“You give but little when you give of your possessions. It is when you give of yourself that you truly give.” ~Khalil Gibran
Possessions most often do not equal happiness. A lesson learned…again…today during move daze….
The movers called yesterday and my wife spoke to them. Yes, they had wardrobes for the clothes, but they would be the lay-down type. Yes, they’d be there between 10am and 1pm, but there was no clarification on whether that meant that they would be packing between those hours and done by early afternoon, or rather would they be showing up sometime in that range a-la the cable guy.
No matter. My daze had already set in. Partially from about three hours of sleep the night before (and before). But more so from the constant sorting of our stuff – the massive amount of possessions that had to be gone through, and all gone through over the last week.
All that compounded by uncooperative weather.
In Florida in the summer we can expect late afternoon thunderstorms most days, like clockwork. However, it’s Move Daze, so what happens? Yup, the heavens open up and proceed to offer a deluge starting at…yes…the movers’ show time.
And it doesn’t stop raining! And neither Jody nor I want our possessions wet.
So, it’s partially a blessing that the movers finally arrive at 3pm, when the rain finally begins to subside. They quickly realize, however, that 1) they used all their wardrobes, and 2) they used the larger crate on their truck, both for the morning pickup. The crate they do have won’t fit our stuff!! Yikes. Oh, and our large TV is too large for express shipment – fair’nough, and, we can’t ship the lamps express as they are “furniture.” Okay, it’s just stuff, and we’ll get it 2-4 weeks later with our main household goods shipment anyway…. No worries.
Now, that’s all the dizziness of move daze. But that’s not the real point of this story. The movers were two older African American men, surprisingly older, like clocking in at 63 and 67. They were particularly polite and cheerfully apologetic about their tardiness and the fact that they were not properly equipped for my pickup, but of course I’m becoming more and more upset, being bemused at the deteriorating situation. They sense this and call their office to have their supervisor mediate, who calls and says he’s on the way with another truck, two different sizes of empty crates for all our stuff, and wardrobes for our clothes.
But I couldn’t get over the work these men were doing. And doing it with a smile on their face, without complaint or any appearance of distress, over easily a 10 hour day. I simply say to the leader-guy, “What are you guys doing? You’re too old for this kindda work! This is a young-man’s game….”
He stops his work, slowly gazes up with a smile, and replies in a low almost unintelligible voice, all the while grinning larger and larger, “Can’t get em young’uns to do the work; somebody got to do it….”
Where does this type of work ethic spring from? I know one place. Turns out BOTH men were ex-military, one Marine and the other Army. These men had both served in Vietnam. Both left the military around year 14 of service. And both had children currently in the service, where both were being very firm about those kids retiring from the service so their offspring could avoid similar fates in old age.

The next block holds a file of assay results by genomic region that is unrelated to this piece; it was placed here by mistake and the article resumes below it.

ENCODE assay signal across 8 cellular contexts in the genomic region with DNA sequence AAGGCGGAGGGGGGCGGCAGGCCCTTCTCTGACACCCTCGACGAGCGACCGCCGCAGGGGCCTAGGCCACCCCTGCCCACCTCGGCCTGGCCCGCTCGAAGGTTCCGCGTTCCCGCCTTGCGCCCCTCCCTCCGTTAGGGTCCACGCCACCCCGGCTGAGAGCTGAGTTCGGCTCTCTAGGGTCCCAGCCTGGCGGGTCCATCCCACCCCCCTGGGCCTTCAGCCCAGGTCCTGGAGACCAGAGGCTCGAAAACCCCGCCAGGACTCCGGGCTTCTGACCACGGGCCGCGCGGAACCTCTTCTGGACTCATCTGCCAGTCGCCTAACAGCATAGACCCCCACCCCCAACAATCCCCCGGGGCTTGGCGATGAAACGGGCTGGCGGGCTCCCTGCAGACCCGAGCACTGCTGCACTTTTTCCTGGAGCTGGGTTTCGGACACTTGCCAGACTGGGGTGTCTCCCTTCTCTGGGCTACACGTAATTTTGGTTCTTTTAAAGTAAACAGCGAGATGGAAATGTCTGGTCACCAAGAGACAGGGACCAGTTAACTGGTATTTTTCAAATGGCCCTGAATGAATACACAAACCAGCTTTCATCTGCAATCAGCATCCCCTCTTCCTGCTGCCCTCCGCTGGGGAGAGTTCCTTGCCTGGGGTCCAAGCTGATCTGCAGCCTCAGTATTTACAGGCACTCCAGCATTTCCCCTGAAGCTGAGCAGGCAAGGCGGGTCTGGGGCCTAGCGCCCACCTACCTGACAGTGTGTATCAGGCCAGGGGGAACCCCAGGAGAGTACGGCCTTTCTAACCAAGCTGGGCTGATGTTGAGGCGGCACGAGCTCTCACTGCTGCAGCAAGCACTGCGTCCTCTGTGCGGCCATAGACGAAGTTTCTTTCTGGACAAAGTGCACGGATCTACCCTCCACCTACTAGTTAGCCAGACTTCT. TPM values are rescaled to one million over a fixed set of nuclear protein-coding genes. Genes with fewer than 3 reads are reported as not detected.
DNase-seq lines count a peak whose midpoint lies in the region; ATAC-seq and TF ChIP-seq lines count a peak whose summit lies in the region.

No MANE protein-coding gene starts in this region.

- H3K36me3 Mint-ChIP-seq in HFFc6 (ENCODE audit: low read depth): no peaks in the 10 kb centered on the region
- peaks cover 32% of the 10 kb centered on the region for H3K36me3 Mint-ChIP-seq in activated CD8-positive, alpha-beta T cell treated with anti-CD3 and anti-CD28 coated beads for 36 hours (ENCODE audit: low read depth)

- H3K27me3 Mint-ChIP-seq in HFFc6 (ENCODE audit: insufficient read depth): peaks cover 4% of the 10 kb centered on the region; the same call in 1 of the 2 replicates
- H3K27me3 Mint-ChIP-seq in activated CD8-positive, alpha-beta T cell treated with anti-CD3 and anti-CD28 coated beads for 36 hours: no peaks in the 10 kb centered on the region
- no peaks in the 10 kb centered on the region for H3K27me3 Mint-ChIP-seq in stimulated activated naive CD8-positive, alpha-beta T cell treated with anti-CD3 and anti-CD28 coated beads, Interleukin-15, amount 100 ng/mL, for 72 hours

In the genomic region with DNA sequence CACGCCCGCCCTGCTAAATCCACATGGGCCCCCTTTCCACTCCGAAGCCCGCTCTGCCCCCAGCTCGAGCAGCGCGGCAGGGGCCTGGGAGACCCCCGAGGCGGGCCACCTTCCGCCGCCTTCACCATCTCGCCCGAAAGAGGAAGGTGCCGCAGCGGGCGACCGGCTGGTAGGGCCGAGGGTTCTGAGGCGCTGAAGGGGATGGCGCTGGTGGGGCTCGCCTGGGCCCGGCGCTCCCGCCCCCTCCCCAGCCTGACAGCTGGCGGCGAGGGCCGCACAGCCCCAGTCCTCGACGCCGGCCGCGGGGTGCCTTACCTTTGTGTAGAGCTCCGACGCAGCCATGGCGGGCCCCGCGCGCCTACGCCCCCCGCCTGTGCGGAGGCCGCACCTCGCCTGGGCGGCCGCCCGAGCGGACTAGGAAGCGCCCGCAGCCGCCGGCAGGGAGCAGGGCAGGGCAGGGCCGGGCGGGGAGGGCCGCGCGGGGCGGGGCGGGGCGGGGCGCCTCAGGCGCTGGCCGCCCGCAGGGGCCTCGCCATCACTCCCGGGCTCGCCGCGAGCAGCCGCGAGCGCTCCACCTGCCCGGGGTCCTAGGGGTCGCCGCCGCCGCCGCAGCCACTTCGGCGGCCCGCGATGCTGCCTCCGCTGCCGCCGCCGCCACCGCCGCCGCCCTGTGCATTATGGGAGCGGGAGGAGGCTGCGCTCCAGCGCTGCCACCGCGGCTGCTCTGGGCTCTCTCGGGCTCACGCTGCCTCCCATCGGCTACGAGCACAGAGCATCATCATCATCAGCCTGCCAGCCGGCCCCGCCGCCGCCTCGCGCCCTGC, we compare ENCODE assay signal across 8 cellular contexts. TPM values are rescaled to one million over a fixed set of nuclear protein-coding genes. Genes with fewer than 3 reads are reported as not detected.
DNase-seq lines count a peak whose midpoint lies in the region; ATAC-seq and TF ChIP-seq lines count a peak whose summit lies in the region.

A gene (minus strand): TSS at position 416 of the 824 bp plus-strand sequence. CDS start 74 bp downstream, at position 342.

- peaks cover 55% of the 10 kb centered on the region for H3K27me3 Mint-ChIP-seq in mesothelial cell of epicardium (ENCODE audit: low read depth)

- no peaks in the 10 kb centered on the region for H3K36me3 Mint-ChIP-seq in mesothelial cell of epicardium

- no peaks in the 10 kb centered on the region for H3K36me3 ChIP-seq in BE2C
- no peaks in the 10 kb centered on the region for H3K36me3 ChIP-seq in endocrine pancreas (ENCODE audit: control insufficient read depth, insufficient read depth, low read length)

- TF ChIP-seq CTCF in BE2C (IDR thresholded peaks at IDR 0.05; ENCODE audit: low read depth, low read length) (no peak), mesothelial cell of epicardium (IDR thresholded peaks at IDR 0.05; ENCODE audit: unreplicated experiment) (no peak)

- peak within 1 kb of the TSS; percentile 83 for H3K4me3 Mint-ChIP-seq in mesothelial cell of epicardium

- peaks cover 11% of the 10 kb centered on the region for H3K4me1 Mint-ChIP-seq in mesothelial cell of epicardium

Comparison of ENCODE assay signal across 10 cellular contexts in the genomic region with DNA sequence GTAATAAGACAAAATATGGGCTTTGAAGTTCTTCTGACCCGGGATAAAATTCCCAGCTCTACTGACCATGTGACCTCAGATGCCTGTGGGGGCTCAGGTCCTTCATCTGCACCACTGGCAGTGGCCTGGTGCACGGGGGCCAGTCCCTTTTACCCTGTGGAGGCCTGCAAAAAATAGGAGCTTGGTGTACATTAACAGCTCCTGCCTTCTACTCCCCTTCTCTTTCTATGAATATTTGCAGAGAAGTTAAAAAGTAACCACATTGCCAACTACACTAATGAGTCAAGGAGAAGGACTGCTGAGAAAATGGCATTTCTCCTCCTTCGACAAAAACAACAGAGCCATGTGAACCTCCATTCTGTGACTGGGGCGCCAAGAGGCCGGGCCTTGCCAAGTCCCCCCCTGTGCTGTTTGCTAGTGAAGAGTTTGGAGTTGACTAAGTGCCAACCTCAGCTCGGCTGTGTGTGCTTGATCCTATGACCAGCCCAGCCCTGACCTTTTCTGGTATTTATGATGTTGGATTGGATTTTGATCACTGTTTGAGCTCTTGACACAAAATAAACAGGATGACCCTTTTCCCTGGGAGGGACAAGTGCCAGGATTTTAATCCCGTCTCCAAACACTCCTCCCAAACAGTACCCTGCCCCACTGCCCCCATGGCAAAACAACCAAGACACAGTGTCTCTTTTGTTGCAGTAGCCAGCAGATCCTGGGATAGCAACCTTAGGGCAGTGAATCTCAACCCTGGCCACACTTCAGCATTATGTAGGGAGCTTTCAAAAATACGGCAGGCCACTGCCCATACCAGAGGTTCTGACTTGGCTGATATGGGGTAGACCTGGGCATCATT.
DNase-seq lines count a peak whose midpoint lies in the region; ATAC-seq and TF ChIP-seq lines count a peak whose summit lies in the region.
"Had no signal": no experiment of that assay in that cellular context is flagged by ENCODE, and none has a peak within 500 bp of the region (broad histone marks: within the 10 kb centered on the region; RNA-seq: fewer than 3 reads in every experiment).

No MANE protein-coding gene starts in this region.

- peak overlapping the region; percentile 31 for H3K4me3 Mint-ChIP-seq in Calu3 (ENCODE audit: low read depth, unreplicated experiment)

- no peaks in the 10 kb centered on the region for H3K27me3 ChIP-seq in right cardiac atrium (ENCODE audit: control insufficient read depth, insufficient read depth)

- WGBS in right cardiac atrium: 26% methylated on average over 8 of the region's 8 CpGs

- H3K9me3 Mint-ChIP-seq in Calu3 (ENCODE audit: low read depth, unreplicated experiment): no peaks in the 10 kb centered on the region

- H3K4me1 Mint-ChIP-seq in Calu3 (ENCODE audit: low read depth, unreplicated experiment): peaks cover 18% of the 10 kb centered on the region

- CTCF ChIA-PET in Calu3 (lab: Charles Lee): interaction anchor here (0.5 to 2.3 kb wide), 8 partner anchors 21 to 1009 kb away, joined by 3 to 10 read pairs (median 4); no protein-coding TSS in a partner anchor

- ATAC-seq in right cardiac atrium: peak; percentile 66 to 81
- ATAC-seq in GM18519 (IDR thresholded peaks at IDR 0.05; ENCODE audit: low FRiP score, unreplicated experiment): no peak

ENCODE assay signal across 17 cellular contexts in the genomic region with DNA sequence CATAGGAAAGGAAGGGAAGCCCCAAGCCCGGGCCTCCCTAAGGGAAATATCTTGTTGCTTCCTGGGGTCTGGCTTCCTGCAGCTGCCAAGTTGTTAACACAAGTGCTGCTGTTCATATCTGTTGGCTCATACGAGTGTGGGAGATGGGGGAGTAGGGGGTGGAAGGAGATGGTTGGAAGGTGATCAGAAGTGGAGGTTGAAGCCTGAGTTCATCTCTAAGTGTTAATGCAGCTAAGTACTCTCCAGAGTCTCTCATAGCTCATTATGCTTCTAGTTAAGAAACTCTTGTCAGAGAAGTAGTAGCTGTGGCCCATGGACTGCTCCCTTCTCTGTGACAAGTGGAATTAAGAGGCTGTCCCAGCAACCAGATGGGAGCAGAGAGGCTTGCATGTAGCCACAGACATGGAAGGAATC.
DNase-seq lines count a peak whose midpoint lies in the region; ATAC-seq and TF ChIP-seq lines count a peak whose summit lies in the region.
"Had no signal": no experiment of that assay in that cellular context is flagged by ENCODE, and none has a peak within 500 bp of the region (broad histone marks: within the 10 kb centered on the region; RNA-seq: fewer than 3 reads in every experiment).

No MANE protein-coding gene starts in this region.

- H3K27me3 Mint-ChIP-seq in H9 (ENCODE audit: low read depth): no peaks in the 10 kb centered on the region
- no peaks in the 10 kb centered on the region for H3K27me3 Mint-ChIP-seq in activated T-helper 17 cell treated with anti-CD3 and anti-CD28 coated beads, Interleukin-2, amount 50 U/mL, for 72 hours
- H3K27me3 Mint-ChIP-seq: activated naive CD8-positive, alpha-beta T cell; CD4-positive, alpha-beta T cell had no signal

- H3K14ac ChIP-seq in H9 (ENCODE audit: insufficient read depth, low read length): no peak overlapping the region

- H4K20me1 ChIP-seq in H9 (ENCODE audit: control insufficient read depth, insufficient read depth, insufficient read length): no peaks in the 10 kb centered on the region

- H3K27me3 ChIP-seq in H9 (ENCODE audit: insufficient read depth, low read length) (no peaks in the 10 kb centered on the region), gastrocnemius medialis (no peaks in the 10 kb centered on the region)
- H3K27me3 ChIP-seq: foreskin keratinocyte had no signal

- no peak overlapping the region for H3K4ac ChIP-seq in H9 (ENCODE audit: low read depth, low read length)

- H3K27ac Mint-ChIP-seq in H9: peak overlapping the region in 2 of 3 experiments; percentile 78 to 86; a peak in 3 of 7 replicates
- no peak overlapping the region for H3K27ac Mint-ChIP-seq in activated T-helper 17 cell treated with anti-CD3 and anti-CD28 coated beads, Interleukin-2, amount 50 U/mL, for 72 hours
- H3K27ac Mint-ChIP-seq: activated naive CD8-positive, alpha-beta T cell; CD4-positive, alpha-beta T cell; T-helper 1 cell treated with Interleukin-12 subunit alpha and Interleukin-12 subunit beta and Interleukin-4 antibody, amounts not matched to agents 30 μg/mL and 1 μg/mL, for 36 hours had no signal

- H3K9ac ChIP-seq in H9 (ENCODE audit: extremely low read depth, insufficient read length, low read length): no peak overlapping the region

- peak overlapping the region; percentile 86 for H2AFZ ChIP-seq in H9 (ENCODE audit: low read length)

But this story gets better.
Upon hearing about me going to Okinawa, the leader-guy again stopped and smiled even BIGGER. “I was in Okinawa in 1972!”
“Did you enjoy it?”
“The nurses sure were pretty.”
“I was medivac’d through Okinawa after being hit in ‘Nam, or Cambodia, not really sure….”
This is just an odd coincidence; I often, almost invariably introduce Jody to people as the “Prettiest Nurse in the Navy!” While she no longer embarrasses over this title like she used too, I’m not sure she realizes the healing power that she welds, especially for young, hurt, scared boys. I tell the leader guy to follow me around a couple of corners through the home, and point out a framed bridal portrait of Jody hanging proudly on the wall.
“Devil Dog, that, my friend, is the prettiest dang nurse in the Navy, and she’ll shortly be working at the hospital in Okinawa!”
He grins and replies, “Good gracious, she’ll mend the boys but break their hearts!
The universe pretty much unfolds how it should. The daze of the day had given way to a certain clarity about life. That the stuff we had set aside for our express shipment really had little to do with our upcoming Far East Adventure. That someone who had given so much physically and mentally during his youth, who maintains such a positive and upbeat attitude and demeanor in the face of what could be characterized as brutal physical existence in the summer heat of northern Florida, places so little value on “things.”
And I start to pull things out of our express shipment. Partly because I want to accelerate the packing timeline (it was very late already). Partly because the military expects the express shipment to be around 1,000 pounds (the actual number is very hard to find), and I knew we had too much. But mostly because I truly wish to focus on the things that really will matter in Okinawa.
It is not the stuff we bring, we buy, we junk, use or sell.
It is the people we hold dear in our lives, those that we love, those that we befriend, and even those that simply cross our paths and help show us the way. And it is those people whose lives we touch, sometimes profoundly for life, at other times simply through a healing smile and touch, that lend meaning to our mutual being.
Ninety cubic feet of storage and 900 pounds (estimated) later, I shake the crews’ hands and wish them well. Semper Fi my new friends…..